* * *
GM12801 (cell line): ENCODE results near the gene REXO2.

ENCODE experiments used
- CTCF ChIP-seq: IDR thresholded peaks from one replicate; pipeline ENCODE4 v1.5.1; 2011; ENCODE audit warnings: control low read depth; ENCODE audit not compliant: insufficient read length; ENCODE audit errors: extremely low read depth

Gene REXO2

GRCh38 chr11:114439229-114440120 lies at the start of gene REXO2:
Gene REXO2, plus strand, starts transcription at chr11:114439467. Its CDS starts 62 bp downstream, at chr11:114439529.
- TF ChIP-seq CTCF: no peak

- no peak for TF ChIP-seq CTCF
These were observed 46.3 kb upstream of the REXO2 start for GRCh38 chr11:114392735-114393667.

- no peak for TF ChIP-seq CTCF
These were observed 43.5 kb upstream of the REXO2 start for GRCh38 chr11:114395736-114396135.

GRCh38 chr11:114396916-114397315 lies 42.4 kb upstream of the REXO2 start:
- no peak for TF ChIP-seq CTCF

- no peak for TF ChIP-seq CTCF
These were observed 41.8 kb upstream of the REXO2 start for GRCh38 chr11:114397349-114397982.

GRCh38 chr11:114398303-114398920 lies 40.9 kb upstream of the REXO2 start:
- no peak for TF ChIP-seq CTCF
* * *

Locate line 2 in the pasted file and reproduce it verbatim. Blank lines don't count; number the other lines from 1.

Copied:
ENCODE experiments used